If you want to avoid competition from developers look for listed buildings, which they sometimes avoid as they can be difficult to turn around quickly.

 

When buying at auction it’s critical to have your financing in place. Winning bidders must pay a 10 per cent non-refundable deposit on the day, which they will need in cleared funds, and then settle the balance within 28 days.

Mark Harris, the chief executive of mortgage broker SPF Private Clients, says: “It is vital finance is organised up front, whether it be cash for the deposit, or a mortgage, and this should be a ‘mortgage offer’ as opposed to a ‘decision in principle’, which some buyers rely on at their peril.”

 

Guide prices are only an indication of the seller’s minimum expectation and are usually exceeded significantly. At a Savills’ auction this month a two-bedroom house in Walthamstow, East London, with a £375,000 guide price sold for £461,000 and a three-bedroom house in Chessington, southwest London, with a £235,000 guide price sold for £286,000.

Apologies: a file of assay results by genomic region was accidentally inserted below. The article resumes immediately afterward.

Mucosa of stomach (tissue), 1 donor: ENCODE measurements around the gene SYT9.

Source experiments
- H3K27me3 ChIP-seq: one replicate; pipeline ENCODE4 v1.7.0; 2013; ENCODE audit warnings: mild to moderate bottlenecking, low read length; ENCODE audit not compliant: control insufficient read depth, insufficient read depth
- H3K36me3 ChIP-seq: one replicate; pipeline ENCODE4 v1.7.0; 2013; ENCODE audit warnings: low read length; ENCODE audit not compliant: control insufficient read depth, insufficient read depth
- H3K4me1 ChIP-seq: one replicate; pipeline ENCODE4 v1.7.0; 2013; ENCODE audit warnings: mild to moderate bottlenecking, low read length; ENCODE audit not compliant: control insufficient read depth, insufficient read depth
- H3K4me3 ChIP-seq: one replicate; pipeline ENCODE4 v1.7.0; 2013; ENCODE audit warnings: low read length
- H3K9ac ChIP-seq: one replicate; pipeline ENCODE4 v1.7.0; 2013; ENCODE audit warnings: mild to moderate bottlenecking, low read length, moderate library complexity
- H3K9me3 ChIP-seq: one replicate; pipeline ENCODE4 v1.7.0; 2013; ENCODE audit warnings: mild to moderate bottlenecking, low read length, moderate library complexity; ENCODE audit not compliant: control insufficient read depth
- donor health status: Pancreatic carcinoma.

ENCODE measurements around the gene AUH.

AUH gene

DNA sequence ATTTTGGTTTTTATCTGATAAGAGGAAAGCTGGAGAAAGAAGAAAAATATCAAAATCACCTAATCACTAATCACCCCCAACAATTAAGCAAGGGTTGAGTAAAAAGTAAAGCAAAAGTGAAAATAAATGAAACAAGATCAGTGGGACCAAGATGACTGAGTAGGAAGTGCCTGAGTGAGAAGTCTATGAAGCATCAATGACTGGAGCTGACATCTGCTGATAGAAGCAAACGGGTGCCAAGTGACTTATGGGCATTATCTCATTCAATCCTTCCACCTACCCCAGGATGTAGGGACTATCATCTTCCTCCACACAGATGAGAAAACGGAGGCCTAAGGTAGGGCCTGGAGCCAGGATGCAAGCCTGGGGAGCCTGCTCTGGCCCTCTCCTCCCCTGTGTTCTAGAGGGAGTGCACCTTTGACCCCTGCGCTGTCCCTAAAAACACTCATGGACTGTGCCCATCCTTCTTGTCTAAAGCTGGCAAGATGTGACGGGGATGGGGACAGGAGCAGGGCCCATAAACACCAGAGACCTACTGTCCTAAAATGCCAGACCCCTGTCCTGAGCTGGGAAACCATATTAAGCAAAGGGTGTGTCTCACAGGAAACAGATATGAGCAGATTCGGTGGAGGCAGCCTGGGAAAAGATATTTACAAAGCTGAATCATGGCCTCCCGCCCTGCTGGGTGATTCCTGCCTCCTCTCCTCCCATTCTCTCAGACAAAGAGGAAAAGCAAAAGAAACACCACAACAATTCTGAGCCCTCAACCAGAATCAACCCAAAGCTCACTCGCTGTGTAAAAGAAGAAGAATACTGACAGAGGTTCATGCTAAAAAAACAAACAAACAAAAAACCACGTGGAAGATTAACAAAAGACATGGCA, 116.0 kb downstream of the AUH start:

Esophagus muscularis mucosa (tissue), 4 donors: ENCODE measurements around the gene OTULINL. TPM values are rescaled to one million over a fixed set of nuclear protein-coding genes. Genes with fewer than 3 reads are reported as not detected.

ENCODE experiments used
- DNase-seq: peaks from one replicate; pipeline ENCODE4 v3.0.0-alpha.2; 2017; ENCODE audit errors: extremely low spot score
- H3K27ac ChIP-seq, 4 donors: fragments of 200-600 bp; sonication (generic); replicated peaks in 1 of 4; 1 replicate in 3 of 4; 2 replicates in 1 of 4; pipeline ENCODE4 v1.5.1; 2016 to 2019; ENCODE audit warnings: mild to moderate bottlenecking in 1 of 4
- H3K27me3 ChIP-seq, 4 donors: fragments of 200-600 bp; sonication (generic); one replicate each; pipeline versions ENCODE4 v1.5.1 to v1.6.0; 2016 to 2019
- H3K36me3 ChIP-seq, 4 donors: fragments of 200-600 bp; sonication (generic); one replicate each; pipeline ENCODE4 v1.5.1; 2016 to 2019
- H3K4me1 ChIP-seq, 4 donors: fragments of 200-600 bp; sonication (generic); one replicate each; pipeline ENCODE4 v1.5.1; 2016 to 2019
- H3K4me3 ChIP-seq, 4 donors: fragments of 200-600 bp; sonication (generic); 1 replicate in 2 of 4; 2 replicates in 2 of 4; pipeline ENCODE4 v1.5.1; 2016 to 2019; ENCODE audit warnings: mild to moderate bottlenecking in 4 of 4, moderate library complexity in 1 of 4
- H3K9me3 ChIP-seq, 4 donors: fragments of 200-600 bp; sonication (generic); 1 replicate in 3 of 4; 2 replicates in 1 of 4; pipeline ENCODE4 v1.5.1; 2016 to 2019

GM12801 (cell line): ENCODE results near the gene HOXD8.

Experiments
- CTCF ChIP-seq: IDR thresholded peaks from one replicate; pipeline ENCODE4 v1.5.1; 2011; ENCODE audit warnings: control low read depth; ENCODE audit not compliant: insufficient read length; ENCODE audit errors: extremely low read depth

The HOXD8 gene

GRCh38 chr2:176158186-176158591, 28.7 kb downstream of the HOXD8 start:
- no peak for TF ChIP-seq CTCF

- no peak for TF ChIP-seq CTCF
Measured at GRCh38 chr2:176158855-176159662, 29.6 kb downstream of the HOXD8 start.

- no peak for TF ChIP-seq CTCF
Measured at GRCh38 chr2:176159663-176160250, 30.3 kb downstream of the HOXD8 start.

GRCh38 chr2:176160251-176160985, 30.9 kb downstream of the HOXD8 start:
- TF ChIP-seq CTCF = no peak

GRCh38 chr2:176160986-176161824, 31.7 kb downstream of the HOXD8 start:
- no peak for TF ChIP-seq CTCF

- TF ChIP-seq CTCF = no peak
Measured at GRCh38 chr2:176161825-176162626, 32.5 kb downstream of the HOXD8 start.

The legal packs prepared by the seller’s solicitors are a mine of information. They contain home information packs, energy performance certificates, special conditions of sale, title deeds, leases, land registry entries and other useful information.

 

 If you are considering putting in a bid, hire a solicitor to look at this paperwork, as it could save you a fortune in the long term if there are any legal problems.

You might also hire a surveyor to get an idea of the cost of improvements and spot any major defects. You may balk at spending about £500 on this when you could be outbid on the day, but buying a home with significant problems could be far more costly. With auctions “caveat emptor” should be your watchwords.

 

Binstock says: “Auction stock can vary massively. It is important that you know what your financial limits and capabilities to do work are before going for a property. Prudent buyers do the research so that they have a handle on what costs are likely to be involved once the property is theirs.”